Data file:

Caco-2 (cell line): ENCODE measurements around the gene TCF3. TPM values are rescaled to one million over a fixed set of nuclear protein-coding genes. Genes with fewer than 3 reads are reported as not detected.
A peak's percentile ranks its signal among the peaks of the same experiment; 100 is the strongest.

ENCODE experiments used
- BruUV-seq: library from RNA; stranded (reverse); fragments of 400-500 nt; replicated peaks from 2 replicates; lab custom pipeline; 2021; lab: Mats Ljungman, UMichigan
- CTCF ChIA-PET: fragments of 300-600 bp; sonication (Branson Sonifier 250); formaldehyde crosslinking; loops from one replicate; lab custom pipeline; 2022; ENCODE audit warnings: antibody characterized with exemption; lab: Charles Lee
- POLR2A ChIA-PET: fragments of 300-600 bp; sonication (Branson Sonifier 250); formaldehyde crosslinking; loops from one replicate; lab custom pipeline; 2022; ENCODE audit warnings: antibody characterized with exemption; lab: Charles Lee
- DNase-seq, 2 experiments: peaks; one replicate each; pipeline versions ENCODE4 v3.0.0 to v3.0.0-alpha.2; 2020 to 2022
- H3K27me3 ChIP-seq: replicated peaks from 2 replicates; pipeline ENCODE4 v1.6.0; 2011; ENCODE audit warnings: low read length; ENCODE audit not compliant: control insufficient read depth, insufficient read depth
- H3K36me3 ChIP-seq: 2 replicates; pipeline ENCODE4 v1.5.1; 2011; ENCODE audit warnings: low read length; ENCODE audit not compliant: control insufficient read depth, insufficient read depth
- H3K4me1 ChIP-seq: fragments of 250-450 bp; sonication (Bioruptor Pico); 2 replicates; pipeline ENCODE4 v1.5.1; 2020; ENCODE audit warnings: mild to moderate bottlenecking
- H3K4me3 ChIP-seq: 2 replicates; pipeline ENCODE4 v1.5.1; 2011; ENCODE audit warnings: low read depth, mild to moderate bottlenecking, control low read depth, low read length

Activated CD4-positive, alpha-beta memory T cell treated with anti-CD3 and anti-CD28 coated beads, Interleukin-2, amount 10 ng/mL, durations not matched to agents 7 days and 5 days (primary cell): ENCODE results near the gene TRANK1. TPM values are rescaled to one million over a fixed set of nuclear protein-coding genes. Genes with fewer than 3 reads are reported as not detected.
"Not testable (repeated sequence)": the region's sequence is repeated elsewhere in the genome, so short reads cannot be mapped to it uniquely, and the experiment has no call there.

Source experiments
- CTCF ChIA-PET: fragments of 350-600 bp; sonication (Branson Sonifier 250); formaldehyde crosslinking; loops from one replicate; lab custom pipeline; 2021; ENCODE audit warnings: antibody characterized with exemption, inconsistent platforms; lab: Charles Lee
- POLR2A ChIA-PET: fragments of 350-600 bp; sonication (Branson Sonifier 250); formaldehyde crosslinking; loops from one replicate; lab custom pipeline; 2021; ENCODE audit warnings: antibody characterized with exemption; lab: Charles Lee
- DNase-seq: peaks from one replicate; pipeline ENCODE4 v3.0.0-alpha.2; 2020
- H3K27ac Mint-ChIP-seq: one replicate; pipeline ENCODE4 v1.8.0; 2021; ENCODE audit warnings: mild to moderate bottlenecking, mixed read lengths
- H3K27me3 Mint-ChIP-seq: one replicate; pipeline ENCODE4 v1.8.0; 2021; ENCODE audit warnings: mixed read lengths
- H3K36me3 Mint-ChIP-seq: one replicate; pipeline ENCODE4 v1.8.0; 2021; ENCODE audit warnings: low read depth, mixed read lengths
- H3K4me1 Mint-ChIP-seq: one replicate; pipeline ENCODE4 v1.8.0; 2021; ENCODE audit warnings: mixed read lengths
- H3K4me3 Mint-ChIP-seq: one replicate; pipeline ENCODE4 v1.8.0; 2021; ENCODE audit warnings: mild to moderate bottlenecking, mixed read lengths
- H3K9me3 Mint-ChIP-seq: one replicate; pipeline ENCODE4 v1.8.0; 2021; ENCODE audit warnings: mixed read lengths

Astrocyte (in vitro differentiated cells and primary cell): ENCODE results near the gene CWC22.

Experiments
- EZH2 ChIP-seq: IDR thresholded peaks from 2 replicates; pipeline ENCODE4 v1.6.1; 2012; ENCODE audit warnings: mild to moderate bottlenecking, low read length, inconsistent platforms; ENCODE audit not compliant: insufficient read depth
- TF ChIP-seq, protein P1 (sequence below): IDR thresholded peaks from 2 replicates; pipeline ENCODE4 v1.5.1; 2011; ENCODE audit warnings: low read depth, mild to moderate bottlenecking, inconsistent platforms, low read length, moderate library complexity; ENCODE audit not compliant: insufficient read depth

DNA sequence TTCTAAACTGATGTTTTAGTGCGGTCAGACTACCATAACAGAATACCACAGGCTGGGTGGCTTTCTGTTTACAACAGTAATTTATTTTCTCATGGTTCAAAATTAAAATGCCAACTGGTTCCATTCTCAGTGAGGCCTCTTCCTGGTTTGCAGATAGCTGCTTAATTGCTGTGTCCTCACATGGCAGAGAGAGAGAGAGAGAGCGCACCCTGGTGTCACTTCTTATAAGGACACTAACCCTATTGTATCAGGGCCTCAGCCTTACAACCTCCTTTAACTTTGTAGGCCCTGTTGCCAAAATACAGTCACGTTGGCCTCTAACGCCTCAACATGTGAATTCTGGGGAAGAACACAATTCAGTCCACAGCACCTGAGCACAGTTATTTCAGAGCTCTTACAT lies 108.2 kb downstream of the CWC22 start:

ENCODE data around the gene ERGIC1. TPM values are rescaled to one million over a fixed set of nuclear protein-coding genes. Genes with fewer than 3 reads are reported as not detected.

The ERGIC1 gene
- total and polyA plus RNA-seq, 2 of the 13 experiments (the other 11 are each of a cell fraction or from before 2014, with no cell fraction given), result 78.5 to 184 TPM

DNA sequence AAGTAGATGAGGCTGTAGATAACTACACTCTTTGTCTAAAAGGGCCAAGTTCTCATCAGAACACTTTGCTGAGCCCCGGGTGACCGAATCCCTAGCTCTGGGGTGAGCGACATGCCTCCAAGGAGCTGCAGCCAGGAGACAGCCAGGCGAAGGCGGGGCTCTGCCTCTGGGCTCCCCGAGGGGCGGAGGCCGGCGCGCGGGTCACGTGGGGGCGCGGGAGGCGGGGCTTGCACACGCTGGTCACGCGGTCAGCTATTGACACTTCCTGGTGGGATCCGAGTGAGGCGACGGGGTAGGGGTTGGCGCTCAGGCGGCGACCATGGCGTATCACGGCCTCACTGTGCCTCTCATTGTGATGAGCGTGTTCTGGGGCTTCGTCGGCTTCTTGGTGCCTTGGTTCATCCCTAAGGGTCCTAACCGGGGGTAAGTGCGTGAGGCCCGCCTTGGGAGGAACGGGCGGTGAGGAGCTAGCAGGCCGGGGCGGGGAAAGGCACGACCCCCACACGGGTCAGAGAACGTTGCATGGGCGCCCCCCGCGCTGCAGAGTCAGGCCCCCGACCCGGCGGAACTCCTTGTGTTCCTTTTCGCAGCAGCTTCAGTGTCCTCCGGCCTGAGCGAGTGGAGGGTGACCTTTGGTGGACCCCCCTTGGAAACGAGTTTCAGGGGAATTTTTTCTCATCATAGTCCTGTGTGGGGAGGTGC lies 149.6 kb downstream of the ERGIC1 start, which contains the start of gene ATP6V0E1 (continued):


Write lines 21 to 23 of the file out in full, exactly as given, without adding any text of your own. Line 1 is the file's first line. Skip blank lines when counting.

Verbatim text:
- H3K4me1 Mint-ChIP-seq: one replicate; pipeline ENCODE4 v1.8.0; 2021; ENCODE audit warnings: mixed read lengths
- H3K4me3 Mint-ChIP-seq: one replicate; pipeline ENCODE4 v1.8.0; 2021; ENCODE audit warnings: mild to moderate bottlenecking, mixed read lengths
- H3K9me3 Mint-ChIP-seq: one replicate; pipeline ENCODE4 v1.8.0; 2021; ENCODE audit warnings: mixed read lengths